The HemoScreen analysis method is based on digital imaging of flowing cells which may be perceived as a “flowing blood smear.” It extracts hundreds of features from each cell as opposed to the 3-4 signals obtained by standard analyzers in centralized labs. This allows the technology to accurately differentiate between all types of cells, including those that are abnormal.

The FDA-cleared version of the HemoScreen specifies the 5 types of normal white cells and accurately flags for abnormal cells. However, PixCell has recently come up with a newer version that measures and outputs the counts of abnormal cells – this signifies a breakthrough in hematological diagnostics as physicians would be able to detect different types of cancers at an earlier stage at primary care and not miss these critical cases that require immediate intervention.

The HemoScreen can count immature granulocytes, nucleated RBC and blast cells, which are extremely important to detect, even at very low numbers, as they may indicate myelomas, leukemias, lymphomas and chronic blood disorders that require immediate intervention.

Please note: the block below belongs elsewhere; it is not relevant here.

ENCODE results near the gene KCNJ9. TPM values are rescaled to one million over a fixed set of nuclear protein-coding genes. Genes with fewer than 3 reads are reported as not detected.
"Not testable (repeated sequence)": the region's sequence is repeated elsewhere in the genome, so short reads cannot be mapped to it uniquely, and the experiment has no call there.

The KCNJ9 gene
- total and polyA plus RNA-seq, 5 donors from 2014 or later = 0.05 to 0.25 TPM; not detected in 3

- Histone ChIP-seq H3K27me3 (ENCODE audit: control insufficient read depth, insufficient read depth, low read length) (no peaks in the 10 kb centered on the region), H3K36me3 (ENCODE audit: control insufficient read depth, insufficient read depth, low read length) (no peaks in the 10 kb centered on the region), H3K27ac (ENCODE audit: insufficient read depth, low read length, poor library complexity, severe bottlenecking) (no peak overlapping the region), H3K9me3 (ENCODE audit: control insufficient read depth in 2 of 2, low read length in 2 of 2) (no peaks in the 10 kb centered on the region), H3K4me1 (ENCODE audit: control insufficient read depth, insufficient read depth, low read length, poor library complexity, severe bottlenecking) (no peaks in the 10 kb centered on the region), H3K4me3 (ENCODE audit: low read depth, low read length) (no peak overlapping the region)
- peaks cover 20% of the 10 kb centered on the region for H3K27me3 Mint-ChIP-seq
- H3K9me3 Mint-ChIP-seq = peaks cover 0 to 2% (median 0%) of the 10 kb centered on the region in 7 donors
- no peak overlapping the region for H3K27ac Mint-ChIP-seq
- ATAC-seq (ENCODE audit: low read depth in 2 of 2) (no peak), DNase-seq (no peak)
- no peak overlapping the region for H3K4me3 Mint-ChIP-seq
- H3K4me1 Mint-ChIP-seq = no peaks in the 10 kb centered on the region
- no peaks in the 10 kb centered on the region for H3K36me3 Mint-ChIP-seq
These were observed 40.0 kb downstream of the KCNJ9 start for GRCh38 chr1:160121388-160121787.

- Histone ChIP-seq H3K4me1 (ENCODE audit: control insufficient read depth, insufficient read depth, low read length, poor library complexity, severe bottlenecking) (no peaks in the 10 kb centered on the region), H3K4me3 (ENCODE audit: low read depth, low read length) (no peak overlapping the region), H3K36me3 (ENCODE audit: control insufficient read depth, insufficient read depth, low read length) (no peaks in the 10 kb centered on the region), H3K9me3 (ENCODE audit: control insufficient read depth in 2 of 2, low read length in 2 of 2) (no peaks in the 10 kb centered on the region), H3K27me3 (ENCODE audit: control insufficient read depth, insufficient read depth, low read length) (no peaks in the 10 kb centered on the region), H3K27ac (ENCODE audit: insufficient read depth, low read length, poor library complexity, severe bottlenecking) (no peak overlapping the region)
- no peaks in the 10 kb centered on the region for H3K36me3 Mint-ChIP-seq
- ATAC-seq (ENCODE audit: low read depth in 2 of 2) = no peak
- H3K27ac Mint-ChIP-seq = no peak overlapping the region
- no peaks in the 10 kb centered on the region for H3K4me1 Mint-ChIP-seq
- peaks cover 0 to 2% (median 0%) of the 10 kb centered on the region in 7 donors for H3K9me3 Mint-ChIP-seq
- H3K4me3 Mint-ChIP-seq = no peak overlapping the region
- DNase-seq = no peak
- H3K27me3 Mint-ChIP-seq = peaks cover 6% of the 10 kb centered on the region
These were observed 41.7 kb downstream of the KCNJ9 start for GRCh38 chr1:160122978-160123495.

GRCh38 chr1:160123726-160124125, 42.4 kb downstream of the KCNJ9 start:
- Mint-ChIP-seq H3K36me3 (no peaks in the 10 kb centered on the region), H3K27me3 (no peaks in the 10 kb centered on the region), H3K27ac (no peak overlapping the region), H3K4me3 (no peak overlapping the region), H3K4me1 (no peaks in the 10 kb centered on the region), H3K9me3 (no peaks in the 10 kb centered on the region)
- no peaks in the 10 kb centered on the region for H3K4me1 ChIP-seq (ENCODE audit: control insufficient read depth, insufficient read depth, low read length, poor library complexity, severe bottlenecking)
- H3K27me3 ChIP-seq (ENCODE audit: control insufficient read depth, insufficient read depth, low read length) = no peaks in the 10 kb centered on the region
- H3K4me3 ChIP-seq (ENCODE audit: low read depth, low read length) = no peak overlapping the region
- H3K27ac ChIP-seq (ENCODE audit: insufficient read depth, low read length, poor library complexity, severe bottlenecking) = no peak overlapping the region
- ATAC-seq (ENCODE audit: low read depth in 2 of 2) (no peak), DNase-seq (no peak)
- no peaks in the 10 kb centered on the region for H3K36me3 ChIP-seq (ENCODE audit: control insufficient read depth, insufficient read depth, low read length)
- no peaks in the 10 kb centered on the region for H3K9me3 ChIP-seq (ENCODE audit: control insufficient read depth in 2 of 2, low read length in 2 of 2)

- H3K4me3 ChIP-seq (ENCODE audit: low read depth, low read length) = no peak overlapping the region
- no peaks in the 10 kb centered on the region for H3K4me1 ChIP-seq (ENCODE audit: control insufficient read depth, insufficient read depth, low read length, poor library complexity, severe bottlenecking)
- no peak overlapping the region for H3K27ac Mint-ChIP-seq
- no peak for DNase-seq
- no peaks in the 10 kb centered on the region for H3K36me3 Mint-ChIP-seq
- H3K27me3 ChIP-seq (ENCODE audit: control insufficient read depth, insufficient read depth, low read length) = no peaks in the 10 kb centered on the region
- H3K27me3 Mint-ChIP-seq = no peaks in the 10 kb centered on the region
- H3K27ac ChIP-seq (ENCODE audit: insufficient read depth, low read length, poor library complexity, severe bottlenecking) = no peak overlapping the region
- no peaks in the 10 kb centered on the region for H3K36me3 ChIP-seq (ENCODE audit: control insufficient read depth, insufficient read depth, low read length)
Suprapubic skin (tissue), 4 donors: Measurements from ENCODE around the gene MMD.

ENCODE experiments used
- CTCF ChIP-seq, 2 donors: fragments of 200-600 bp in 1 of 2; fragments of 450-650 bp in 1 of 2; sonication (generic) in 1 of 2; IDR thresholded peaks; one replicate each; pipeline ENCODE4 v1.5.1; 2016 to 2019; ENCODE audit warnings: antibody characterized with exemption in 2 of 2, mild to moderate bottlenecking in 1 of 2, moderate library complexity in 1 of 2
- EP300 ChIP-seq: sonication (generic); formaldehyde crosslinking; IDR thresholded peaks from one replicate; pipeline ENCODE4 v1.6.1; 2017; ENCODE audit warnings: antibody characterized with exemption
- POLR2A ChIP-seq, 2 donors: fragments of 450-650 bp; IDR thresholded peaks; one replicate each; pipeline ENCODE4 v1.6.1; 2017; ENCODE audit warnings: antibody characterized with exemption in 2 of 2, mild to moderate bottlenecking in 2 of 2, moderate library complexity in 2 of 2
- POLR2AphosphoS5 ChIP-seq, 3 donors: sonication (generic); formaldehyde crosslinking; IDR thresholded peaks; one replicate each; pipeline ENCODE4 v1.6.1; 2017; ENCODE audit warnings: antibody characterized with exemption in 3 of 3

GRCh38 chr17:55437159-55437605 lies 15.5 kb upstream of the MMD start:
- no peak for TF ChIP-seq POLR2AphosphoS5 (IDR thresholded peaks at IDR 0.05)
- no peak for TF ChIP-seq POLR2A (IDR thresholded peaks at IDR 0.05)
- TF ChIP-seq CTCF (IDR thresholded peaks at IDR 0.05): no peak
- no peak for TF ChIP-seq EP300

One of the things PixCell Medical is working on is Early Sepsis Diagnosis. Can you explain the current challenges behind early diagnosis of Sepsis and how PixCell Medical is tackling this challenge?

Sepsis is a global health problem. To combat sepsis, we require better diagnostic tools, more rapid testing and more specific assays. If the testing is not specific, it can’t differentiate between sepsis and other conditions that appear similar.

PixCell Medical is tackling this challenge by providing highly accessible testing for specific biomarkers that are related to bacterial infections. Some are already available with the 5-part differential CBC, such as the absolute neutrophil count (ANC) and white blood cell (WBC) count, while others are still under development.